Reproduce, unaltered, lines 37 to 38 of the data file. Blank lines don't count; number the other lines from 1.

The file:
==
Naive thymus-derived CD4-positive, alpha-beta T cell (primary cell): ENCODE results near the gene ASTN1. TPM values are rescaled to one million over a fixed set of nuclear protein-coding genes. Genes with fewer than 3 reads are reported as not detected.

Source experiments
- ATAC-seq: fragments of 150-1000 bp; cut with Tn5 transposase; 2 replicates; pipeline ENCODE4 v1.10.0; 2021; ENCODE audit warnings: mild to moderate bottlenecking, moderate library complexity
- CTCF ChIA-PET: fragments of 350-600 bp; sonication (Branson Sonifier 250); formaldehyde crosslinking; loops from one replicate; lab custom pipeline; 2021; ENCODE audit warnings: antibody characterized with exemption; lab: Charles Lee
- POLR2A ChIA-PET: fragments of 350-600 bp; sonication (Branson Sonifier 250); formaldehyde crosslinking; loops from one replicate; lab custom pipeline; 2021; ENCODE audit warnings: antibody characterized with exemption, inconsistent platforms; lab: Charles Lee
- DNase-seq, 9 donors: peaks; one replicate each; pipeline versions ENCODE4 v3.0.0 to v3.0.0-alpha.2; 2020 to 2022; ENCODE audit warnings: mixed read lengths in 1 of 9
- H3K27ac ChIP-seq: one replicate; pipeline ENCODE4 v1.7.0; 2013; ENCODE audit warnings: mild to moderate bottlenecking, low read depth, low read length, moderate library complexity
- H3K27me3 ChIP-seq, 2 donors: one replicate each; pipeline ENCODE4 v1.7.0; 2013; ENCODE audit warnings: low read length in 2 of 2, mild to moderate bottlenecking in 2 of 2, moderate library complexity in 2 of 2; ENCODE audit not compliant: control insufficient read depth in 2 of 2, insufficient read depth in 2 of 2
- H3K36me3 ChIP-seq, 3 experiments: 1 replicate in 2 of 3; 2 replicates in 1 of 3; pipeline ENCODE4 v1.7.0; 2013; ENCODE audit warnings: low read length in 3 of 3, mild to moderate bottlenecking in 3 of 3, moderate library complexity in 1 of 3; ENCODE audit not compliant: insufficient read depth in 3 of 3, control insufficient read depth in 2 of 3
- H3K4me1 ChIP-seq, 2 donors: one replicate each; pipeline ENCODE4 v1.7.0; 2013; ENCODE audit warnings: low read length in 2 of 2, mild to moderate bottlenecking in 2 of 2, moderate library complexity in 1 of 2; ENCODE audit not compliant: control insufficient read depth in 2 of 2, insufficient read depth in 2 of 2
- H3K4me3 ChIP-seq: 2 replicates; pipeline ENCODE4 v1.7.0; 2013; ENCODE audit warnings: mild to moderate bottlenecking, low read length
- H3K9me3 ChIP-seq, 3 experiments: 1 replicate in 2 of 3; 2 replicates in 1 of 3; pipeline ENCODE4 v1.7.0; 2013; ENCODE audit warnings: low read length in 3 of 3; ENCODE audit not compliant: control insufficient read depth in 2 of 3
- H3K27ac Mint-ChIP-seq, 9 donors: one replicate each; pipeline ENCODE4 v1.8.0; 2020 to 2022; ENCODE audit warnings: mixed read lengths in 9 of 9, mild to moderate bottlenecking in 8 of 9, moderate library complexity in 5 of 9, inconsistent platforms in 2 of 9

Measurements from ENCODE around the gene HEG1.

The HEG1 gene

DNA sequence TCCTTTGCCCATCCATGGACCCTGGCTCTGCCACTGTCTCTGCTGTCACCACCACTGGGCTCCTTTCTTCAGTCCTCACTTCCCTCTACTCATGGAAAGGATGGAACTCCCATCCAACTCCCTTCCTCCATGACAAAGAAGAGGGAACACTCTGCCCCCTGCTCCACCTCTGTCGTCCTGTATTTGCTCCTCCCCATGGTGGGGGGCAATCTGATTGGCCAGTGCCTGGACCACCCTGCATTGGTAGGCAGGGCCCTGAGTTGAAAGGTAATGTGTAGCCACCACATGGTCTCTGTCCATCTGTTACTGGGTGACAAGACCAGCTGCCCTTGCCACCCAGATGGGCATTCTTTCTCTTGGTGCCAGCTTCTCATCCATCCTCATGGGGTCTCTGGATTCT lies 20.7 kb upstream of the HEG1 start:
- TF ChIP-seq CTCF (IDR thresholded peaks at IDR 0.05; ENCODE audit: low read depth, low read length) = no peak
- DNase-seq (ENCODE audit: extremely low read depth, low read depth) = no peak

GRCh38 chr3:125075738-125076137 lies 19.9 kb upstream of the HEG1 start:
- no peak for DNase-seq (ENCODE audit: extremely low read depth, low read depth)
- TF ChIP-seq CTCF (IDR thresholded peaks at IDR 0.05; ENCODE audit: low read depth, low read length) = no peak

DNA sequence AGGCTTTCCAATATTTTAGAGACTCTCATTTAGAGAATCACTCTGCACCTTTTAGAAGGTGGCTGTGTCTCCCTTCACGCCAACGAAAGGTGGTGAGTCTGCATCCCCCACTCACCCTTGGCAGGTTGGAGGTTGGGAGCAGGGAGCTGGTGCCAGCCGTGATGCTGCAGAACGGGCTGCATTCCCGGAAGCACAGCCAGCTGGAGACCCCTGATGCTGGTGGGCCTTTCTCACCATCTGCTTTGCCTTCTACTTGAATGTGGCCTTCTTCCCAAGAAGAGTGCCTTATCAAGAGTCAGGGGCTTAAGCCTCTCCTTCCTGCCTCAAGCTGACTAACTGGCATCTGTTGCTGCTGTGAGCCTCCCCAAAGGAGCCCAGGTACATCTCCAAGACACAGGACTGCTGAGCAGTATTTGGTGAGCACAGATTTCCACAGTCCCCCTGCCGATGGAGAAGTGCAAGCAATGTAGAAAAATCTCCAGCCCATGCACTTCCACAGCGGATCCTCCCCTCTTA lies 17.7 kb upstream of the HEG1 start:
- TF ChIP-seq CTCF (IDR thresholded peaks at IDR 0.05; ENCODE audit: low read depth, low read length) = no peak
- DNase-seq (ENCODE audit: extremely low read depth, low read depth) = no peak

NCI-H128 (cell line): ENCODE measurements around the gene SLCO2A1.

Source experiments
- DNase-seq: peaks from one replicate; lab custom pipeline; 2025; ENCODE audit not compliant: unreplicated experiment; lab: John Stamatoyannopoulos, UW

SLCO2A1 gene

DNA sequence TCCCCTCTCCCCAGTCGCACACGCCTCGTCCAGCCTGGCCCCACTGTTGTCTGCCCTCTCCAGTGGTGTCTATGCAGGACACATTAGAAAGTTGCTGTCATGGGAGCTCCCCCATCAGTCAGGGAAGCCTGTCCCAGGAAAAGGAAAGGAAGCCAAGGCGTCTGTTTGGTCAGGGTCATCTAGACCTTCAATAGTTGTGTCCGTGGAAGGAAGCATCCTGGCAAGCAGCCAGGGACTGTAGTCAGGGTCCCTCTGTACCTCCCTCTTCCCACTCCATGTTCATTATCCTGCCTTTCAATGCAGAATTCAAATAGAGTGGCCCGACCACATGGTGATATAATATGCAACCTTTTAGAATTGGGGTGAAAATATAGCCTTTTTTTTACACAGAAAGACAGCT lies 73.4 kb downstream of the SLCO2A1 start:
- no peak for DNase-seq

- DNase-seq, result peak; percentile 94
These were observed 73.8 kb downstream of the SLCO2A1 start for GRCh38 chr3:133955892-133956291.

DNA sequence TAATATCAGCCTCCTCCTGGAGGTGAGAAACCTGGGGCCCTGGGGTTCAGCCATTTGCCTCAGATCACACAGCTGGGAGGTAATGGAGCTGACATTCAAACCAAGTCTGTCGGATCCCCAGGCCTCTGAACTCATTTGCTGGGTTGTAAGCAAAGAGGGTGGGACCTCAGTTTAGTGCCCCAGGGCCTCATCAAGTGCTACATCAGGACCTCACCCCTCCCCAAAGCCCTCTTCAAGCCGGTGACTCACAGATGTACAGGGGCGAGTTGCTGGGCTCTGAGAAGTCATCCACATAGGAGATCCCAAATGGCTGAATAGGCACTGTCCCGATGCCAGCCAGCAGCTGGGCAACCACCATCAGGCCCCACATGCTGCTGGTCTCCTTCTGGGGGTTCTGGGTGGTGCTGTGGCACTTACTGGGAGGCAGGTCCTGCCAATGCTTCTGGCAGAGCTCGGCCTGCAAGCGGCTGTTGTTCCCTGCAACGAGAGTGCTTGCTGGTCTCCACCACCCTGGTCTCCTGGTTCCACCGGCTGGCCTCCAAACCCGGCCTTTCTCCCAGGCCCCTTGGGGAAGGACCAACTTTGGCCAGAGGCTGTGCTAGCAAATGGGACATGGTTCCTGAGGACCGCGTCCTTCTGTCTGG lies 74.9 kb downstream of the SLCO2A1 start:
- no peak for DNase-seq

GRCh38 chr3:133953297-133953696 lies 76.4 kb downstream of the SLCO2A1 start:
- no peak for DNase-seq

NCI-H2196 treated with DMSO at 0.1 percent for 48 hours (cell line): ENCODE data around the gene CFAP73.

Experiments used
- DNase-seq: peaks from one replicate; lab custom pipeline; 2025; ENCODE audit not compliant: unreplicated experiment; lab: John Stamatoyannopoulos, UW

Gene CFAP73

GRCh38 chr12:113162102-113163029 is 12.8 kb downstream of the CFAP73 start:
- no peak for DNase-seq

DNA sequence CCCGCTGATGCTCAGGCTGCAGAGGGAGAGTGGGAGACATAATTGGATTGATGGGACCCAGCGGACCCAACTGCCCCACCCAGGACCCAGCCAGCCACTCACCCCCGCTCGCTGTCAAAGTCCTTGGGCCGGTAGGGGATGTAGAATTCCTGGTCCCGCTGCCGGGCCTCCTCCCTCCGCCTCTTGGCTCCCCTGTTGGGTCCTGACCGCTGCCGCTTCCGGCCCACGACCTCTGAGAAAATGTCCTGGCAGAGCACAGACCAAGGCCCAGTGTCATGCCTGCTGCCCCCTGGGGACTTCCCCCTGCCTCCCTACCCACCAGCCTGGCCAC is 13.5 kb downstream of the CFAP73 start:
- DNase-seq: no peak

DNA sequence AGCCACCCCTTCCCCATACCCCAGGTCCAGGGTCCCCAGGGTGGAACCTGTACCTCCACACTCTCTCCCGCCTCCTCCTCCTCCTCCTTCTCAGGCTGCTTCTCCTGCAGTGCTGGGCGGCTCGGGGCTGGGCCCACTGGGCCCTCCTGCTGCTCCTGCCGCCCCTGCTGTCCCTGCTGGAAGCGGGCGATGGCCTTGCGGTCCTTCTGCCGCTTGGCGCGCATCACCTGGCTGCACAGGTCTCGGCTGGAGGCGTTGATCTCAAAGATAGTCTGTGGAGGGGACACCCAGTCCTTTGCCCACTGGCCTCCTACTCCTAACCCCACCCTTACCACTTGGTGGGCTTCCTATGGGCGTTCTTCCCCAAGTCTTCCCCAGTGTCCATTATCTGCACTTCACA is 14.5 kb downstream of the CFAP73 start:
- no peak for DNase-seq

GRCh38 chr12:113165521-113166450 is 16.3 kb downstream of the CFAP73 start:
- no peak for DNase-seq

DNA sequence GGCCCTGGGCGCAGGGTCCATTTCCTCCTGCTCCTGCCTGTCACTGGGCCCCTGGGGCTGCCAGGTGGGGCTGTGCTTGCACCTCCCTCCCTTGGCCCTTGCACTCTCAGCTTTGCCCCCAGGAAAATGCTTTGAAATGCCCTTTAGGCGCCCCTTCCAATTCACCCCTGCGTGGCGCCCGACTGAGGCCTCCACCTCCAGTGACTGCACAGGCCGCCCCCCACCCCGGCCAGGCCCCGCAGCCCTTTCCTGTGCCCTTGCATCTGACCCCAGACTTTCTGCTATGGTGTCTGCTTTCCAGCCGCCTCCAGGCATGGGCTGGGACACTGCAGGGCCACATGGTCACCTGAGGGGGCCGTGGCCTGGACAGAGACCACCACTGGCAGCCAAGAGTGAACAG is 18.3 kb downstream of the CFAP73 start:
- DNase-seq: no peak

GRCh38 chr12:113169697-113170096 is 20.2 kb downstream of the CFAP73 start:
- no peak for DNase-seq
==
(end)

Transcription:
NCI-H2196 treated with DMSO at 0.1 percent for 48 hours (cell line): ENCODE data around the gene CFAP73.

Experiments used